Friday, August 27, 2010

One of Chicagoland's most influential Hispanic suburban mayors dies, Alex Lopez of Chicago Heights

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TO: All news media outlets
FROM: Office of the Corporation Counsel – Tj Somer
DATE: August 27, 2010

It is with great sorrow that I must announce that at 6:39 p.m., this date, Mayor Alex Lopez, 44, Mayor of the City of Chicago Heights, Illinois was pronounced dead after collapsing from what is believed to be a heart attack. Mayor Lopez was with his daughter watching a basketball practice at the time of the collapse, and was transported to St. James Hospital, Chicago Heights, unresponsive.

Mayor Lopez was appointed to the office of Mayor in July of 2008 to fill the vacancy of the former Mayor Anthony DeLuca. He thereby became the first Latino and minority Mayor in the history of Chicago Heights. Mayor Lopez is survived by his Wife, Sandra and two children.

We ask that you please respect the family’s privacy as they attempt to endure this tragic ordeal. The City will follow up with further information regarding services and arrangements as it becomes available.

T.J. Somer
Corporation Counsel
City of Chicago Heights

FEMA selects Cicero for Flood Disaster Relief Center

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Town President Larry Dominick has agreed to provide FEMA officials with office space to serve as one of three FEMA flood disaster processing centers. Cicero is making the Public Service Office building at 5410 W. 34th Street available so that residents from Cicero and the surrounding suburbs can come and obtain direct assistance to apply for flood disaster relief.

"We're very proud that President Obama's administration and state and county officials have recognized the hard work of the Town of Cicero to provide assistance to its residents by asking us to serve as one of the processing centers," Dominick said.

The centers are funded by the local community, although FEMA will cover the expenses of their employees.

FEMA and Cicero officials will be at the PSO building/FEMA processing center on Saturday morning. Although there will not be a press conference, the media is invited to come to the center to obtain information and interview applicants.


FEMA is now taking applications for flood damage from Cicero residents.

If your home was flooded, you must begin the process to apply for FEMA relief now

You can go online and complete the FEMA form at


Or, you can call FEMA at 1-800-621-3362 ... That's 1-800-621-3362 ... between 7 am and 10 pm every day.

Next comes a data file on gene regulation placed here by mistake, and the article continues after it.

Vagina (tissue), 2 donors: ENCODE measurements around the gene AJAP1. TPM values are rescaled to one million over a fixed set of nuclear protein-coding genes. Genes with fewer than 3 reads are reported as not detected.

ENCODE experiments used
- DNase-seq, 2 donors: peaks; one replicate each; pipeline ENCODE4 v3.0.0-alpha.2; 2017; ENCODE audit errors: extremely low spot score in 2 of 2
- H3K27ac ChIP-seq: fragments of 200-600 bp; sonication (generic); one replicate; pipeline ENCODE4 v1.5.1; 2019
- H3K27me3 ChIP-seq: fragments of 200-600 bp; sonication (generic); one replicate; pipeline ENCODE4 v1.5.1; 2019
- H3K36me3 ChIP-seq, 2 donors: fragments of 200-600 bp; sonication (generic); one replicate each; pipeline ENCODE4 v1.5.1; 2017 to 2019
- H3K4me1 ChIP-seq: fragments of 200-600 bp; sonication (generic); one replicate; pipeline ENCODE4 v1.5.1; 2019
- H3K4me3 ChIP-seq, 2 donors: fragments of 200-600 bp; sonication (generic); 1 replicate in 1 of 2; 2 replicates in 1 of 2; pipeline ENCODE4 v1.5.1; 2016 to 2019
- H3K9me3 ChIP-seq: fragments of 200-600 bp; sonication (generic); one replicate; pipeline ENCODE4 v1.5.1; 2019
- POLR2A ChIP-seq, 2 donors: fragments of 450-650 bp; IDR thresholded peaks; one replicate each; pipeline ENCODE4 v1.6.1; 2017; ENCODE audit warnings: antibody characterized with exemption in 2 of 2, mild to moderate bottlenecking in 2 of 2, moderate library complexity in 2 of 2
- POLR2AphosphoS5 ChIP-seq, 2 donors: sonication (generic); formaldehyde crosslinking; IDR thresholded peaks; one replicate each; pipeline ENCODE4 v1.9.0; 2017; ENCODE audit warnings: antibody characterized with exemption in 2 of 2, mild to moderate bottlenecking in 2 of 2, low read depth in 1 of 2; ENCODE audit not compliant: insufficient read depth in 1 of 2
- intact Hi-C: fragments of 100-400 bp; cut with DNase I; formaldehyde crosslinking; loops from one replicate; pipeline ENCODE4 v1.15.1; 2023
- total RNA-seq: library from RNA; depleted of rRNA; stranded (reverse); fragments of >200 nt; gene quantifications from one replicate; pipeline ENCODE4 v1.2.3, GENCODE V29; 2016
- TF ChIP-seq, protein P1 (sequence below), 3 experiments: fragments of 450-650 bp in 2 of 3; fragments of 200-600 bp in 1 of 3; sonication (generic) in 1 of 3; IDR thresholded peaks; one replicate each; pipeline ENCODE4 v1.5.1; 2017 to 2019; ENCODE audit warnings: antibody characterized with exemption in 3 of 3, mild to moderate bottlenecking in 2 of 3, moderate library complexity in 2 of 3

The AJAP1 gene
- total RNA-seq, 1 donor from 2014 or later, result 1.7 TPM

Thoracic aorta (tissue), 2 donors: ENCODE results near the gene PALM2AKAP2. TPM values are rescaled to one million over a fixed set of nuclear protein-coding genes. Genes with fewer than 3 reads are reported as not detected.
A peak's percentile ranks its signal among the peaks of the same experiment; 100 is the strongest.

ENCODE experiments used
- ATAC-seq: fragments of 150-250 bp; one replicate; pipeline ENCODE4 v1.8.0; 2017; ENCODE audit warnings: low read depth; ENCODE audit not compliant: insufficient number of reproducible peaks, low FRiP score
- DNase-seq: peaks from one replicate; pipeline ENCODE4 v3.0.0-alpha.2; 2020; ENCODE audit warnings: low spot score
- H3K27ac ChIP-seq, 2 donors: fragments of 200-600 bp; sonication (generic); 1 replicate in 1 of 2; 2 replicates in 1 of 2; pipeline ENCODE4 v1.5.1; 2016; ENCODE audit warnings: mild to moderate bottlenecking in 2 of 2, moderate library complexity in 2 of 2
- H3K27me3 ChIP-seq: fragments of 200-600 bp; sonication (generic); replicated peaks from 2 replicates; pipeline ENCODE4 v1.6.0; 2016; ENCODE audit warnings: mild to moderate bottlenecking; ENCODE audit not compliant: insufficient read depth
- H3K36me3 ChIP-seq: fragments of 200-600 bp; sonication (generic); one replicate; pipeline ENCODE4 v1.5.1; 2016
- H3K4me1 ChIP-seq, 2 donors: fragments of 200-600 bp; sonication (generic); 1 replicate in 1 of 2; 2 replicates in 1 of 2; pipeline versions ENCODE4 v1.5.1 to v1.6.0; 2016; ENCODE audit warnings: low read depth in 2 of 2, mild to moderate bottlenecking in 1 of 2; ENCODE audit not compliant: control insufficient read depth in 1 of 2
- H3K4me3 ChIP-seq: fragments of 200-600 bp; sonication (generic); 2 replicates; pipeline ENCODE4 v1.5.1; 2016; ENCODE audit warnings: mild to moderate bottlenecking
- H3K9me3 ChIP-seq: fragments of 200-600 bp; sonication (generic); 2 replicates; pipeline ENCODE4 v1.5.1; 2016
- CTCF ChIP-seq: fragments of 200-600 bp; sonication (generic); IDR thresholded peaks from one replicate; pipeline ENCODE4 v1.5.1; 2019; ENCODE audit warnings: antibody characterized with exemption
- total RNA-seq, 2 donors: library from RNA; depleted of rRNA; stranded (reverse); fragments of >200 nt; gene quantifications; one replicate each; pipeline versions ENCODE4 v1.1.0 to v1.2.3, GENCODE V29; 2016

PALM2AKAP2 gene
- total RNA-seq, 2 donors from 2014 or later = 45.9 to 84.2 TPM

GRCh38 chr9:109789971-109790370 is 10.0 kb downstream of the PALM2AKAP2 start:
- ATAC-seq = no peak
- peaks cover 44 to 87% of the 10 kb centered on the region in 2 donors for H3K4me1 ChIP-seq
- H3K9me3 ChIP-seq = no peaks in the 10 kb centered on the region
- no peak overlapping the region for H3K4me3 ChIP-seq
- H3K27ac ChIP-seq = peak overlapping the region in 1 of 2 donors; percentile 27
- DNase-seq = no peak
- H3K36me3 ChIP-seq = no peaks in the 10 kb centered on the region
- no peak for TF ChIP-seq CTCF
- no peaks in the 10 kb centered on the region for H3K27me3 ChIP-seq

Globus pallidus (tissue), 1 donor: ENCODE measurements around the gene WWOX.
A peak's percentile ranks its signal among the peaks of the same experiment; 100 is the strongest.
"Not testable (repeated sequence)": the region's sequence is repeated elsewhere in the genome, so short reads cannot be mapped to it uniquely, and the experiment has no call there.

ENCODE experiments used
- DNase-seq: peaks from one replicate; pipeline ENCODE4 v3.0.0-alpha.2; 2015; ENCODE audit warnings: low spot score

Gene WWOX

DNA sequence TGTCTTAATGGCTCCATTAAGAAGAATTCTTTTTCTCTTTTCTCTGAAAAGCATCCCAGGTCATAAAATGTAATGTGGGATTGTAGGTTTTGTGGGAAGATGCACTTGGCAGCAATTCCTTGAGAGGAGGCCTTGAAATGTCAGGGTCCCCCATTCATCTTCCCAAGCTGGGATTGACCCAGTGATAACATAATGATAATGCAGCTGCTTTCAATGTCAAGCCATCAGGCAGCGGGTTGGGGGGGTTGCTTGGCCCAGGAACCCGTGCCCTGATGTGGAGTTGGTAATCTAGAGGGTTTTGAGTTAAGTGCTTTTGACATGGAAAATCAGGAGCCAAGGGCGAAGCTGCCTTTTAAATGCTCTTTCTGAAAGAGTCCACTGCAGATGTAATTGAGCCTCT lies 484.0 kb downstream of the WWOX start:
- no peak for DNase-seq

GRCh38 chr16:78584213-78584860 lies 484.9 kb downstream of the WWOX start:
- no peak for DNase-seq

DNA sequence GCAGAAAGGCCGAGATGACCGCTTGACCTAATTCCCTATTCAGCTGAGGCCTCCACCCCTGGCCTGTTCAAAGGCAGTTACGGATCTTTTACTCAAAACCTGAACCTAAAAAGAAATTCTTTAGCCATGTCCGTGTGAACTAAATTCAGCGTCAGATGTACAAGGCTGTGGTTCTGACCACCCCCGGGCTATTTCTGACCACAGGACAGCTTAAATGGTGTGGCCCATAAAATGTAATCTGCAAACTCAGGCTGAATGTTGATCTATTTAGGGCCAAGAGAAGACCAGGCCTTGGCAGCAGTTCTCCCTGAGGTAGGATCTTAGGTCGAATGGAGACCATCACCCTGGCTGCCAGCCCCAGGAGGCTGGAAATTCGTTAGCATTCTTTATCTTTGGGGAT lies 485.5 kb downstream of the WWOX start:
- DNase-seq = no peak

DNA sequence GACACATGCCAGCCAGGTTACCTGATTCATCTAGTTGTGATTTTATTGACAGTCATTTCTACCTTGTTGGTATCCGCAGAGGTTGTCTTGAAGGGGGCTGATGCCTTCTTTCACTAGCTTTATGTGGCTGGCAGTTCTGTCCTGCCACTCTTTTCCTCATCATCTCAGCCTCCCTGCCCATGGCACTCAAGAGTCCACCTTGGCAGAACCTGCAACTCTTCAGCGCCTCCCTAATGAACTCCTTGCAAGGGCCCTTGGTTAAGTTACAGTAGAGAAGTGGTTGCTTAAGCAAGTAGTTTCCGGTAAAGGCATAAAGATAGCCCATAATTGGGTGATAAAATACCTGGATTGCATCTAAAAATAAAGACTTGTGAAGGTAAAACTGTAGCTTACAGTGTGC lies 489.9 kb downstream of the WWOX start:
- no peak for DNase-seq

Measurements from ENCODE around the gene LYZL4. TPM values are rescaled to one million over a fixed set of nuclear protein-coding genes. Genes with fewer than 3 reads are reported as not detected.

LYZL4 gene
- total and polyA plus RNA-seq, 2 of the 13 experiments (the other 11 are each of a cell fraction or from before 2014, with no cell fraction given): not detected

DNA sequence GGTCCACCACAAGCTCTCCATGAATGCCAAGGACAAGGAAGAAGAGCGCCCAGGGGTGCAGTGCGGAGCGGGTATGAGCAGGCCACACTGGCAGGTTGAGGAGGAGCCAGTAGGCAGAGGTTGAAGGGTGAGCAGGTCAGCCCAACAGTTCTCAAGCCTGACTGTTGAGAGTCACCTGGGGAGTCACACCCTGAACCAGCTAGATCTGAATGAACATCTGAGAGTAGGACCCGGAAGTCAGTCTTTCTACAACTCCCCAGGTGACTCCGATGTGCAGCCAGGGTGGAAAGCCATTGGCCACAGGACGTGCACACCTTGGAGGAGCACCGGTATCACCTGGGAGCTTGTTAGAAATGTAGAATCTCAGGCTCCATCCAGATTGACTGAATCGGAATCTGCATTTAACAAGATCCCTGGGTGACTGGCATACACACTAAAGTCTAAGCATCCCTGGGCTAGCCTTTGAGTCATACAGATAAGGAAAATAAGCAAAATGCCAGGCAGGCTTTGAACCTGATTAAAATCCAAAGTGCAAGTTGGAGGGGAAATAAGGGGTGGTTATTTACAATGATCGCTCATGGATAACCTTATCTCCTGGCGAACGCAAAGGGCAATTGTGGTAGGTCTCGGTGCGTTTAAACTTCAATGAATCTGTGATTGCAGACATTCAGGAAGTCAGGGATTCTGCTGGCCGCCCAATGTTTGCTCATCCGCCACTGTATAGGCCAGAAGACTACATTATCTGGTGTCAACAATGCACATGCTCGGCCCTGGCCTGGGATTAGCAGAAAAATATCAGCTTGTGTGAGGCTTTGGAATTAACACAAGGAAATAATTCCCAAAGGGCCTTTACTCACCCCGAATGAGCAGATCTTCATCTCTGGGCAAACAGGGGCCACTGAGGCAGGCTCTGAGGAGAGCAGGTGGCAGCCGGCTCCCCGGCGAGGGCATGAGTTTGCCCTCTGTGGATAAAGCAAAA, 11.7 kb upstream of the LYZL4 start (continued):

Or, you can come to the Town of Cicero Public Safety Office at 5410 W. 34th Street from 9 am until 7 pm every day.

Department of Homeland Security officials credited the Town of Cicero and Town President Larry Dominick for their fast action in beginning the process to assess damage estimates. That data became the basis of President Obama's decision to provide funding.

For more information, you can visit also visit the Town of Cicero' s web site at


Thursday, August 26, 2010

Trustees suspend their wages in symbolic fight for better economy

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Trustees suspend their wages in symbolic fight for better economy
By Ray Hanania
(Village of Justice Media Writer)

The Village of Justice's five trustees unanimously voted to adopt a resolution asking all elected officials of the Village of Justice to suspend their wages for the remainder of calendar/fiscal year 2010 as a means of demonstrating leadership and helping offset the budget deficit that the Village will face in the coming months. 

Trustee Phil DePaola said the Village completed an analysis of its budget and concluded that there is “no quick fix” for the economic challenges facing the Village of Justice.

The resolution asked the Village’s elected officials, who are all part-time, to agree to voluntarily forgo their monthly wages in order to strengthen the public resolve to fight to improve the economy.

“We need to lead by example … this job can’t be about pay,” DePaola explained in presenting the resolution for a vote.

Each of the trustees, including newly installed trustee John Koslowski, voted to suspend their own pay. No one was forced to surrender their pay, the resolution was strictly voluntary. Mayor Kris Wasowicz, who is part-time and has been covering much of his office expenses through his wages and Clerk Kathleen Svoboda whose salary is her only source of income declined to participate.